2. The district in which John Kelly resided has not been noticed, but he probably belonged to the south of Ireland, as the two harps made by him of which we have illustrations and notices were in the possession of persons who resided in that portion of the Island.
  3. Croker's Fairy Legends, Edn. 1826, p. 197. At the contention or meetings of the bards (poets) of Ireland between the years 1730 and 1750, which were generally held at Bruree, County Limerick, this gentleman was five times chosen umpire or president. — Croker's Sale Catalogue. See Hardiman's Irish Minstrelsy, vol. i. note, p. xxvii.
  4. Croker's Fairy Legends, p. 204.
  5. Dictionary of National Biography.
  6. It is stated in the Lomberdale House Catalogue that the drawing was by D. Maclise, R.A., who was certainly a friend of Croker's; but Mr. and Mrs. Hall, who usually notice the illustrators, do not mention by whom the drawing was made. There are also small illustrations in Fairy Legends, Edn. 1898, and in Ancient Musical Instruments (the Galpin Collection) by William Lynd.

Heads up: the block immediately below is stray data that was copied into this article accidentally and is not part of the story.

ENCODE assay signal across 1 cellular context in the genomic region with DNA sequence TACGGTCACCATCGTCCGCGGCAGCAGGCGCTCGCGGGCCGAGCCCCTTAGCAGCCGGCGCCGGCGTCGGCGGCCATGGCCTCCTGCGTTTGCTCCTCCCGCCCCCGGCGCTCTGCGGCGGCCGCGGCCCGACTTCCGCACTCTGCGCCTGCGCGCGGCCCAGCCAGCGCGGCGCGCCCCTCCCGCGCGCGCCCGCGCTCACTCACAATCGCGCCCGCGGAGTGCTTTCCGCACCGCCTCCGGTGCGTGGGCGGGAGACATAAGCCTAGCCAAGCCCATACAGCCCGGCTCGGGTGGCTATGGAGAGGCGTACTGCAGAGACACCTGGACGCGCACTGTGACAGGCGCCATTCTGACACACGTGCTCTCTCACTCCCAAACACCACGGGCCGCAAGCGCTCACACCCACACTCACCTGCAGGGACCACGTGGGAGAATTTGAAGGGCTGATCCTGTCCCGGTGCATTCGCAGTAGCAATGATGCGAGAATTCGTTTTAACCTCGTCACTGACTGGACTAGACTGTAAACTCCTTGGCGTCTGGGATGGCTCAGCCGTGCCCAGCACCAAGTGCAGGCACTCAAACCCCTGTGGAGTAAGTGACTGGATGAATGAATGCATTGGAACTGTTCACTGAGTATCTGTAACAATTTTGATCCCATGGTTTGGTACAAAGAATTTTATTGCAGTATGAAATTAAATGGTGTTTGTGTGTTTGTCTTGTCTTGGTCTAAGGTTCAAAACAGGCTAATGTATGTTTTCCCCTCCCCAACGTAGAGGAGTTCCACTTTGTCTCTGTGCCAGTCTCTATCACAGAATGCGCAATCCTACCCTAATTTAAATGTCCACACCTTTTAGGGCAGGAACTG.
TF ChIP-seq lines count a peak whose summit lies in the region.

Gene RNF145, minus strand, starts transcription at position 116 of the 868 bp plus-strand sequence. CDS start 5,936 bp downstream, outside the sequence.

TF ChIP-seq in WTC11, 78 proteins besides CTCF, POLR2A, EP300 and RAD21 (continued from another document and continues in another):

7. Mr. Galpin in the most generous manner permitted the writer not only to photograph this Harp, but also any other of the numerous instruments belonging to him which formed part of the exhibition of musical instruments at the Crystal Palace in 1900.
  8. Mr. Galpin in the most generous manner permitted the writer not only to photograph this Harp, but also any other of the numerous instruments belonging to him which formed part of the exhibition of musical instruments at the Crystal Palace in 1900.
  9. The Worthies of Ireland, Richard Ryan, p. 228.
Community content is available under CC-BY-SA unless otherwise noted.